Galileo and the History of the Catholic Church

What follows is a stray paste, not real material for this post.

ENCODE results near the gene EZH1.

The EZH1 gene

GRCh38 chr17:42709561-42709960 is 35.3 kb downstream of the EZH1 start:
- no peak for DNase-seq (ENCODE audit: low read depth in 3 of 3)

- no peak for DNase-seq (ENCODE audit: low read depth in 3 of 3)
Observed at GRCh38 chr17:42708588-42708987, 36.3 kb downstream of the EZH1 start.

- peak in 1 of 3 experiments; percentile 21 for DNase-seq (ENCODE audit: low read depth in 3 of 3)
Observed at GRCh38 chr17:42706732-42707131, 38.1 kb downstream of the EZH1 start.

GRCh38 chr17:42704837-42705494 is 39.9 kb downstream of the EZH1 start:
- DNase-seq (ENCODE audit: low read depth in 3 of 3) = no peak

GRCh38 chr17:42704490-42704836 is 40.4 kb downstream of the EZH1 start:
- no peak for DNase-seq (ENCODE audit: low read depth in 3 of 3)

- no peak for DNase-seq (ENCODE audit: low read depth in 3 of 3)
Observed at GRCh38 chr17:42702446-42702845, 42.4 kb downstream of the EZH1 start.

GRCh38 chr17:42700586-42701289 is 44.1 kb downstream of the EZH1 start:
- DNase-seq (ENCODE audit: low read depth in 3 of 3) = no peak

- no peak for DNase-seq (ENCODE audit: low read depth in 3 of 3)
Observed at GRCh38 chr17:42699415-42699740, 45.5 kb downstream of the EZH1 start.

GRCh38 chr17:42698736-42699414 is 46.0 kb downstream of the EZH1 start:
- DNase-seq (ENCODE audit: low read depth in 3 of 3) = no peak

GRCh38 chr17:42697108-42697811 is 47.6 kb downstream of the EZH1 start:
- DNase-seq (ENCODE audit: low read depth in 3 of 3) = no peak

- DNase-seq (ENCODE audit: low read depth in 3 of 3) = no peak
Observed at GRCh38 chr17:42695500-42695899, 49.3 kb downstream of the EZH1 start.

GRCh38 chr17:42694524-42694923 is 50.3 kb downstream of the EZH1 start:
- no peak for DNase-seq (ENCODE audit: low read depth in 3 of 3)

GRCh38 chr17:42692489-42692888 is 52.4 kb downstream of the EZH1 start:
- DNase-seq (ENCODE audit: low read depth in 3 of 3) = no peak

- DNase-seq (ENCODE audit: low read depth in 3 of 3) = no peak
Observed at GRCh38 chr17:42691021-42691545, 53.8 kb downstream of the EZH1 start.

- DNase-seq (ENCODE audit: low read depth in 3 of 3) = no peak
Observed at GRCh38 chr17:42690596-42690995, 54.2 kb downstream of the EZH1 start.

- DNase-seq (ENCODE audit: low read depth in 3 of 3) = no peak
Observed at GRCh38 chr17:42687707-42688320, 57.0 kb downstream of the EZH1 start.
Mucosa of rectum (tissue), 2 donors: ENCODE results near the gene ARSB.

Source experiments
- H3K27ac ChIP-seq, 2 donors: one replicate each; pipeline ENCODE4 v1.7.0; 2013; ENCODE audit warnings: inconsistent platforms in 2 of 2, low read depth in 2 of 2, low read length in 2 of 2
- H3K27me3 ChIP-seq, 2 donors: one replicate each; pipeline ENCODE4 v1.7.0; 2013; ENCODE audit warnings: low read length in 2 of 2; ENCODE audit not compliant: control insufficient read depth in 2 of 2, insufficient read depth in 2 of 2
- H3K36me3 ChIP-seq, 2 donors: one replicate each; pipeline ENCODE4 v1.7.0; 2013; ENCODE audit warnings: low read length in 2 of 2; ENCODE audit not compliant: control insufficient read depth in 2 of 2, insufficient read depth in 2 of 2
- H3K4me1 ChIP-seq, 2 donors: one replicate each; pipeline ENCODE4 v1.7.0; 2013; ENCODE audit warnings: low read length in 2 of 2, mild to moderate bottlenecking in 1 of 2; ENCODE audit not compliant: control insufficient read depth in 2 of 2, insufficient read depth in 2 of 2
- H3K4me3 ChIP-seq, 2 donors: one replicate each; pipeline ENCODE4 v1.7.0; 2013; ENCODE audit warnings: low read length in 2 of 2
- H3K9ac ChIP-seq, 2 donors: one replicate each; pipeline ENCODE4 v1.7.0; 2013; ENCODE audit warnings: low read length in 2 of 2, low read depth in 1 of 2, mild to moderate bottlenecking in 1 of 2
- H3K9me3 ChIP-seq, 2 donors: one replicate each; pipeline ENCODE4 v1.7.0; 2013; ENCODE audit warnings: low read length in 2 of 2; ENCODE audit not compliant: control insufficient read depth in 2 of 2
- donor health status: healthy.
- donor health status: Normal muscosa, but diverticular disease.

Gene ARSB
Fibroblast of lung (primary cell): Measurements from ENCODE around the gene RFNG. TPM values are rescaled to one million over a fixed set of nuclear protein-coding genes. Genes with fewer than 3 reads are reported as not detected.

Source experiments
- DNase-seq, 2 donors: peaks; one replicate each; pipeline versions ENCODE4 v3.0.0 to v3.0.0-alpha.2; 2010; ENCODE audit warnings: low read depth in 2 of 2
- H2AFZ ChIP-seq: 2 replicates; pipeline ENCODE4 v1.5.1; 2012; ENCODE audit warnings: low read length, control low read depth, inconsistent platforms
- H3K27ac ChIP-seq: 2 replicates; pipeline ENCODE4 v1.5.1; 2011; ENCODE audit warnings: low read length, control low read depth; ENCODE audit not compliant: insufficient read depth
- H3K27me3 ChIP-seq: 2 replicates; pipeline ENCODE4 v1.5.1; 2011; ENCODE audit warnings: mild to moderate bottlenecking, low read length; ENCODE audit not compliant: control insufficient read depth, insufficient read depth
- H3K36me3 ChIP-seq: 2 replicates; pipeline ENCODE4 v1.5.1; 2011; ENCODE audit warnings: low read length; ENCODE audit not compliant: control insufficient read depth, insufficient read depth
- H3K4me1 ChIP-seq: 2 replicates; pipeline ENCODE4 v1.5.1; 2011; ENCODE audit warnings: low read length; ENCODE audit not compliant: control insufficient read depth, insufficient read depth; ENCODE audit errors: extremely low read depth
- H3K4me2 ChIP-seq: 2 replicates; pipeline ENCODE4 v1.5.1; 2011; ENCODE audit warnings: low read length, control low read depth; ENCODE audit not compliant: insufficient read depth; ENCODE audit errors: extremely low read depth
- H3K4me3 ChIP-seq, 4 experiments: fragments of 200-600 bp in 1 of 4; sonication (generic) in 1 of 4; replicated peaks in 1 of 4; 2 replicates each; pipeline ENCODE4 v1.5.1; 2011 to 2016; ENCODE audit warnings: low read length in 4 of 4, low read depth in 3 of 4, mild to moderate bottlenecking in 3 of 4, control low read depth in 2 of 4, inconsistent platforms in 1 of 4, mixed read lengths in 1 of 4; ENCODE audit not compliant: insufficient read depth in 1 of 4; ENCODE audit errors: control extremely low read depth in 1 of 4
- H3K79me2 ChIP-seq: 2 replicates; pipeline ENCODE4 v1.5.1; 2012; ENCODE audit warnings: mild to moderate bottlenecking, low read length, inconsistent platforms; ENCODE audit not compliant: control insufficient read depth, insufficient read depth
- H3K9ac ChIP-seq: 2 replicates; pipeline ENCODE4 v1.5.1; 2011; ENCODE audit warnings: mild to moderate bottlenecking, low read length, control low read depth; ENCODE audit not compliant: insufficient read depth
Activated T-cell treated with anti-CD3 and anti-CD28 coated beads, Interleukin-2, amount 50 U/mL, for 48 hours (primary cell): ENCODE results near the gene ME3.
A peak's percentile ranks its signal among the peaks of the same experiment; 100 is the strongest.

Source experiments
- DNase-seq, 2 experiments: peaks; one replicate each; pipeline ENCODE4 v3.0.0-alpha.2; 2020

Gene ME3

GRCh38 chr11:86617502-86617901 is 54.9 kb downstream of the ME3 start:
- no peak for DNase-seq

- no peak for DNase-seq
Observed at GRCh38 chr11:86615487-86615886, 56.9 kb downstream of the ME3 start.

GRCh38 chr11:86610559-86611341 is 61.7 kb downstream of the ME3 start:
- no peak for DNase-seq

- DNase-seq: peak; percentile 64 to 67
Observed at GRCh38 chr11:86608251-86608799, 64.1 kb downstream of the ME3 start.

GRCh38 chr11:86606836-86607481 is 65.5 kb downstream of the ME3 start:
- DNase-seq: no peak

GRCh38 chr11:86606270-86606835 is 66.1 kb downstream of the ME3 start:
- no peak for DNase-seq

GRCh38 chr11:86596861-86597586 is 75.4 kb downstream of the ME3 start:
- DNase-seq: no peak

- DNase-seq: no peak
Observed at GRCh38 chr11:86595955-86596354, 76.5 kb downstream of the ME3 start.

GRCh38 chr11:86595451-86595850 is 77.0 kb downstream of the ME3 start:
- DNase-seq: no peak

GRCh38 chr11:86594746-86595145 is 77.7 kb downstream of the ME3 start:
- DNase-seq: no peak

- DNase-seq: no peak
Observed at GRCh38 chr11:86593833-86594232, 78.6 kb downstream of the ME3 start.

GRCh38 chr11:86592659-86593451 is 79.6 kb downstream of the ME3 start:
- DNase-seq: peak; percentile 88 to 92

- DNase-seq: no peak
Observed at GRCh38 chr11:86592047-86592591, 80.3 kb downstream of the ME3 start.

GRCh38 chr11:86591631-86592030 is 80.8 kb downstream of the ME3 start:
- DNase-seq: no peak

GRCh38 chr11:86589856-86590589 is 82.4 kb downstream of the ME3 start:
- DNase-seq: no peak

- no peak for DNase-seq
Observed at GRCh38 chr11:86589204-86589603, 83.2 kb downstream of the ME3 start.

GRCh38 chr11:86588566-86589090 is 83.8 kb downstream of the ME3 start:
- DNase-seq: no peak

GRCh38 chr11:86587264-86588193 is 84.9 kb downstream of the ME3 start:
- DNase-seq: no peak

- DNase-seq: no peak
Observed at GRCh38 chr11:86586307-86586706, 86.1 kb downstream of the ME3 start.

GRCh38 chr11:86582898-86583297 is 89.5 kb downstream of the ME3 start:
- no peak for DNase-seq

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Galileo and the History of the Catholic Church In the history of the Catholic Church, no episode is so contested by so many viewpoints as the condemnation of Galileo. The Galileo case, for many, proves the Church abhors science, refuses to abandon outdated teachings, and is clearly not infallible. For staunch Catholics the episode is often a source of embarrassment and frustration. Either way it is undeniable that Galileo’s life sparked a definite change in scientific thought all across Europe and symbolised the struggle between science and the Catholic Church. In 1543 Nicholas Copernicus, a Polish Canon, published “On the Revolution of the Celestial Orbs”. The popular view is that Copernicus discovered that the earth revolves around the sun. The notion is as old as the ancient Greeks however. This work was entrusted by Copernicus to Osiander, a staunch Protestant who though the book would most likely be condemned and, as a result, the book would be condemned. Osiander therefore wrote a preface to the book, in which heliocentrism was presented only as a theory which would account for the movements of the planets more simply than geocentrism did, one that was not meant to be a definitive description of the heavens--something Copernicus did not intend. The preface was unsigned, and everyone took it to be the author’s. That Copernicus believed the helioocentric theory to be a true description of reality went largely unnoticed. In addition to the preface, this was partly because he still made reassuring use of Ptolemy's cycles and epicycles; he also borrowed from Aristotle the notion that the planets must move in circles because that is the only perfect form of motion. At the time, the geocentric theory , endorsed by A... ... middle of paper ... ...of mechanics. By that time he was an old man, and was blind. He died in 1642, the same year Isaac Newton was born. It is no question that Galileo was unjustly punished; even three of the inquisitors decided not to sign the punishing document, (although one of them for purely political reasons) thinking it was too harsh. However, for the time period he was quite lucky. It could have been much worse. Galileo’s struggle with the Catholic Church is the essence of the problems people had introducing new ideas to the world. This was a time period during which people were often killed for what they believed by either the state or the church. Perhaps by not killing Galileo outright the church showed that times were starting to change, or maybe not. The episode will no doubt go down in history, however, as a turning point in science, and in religious thought.

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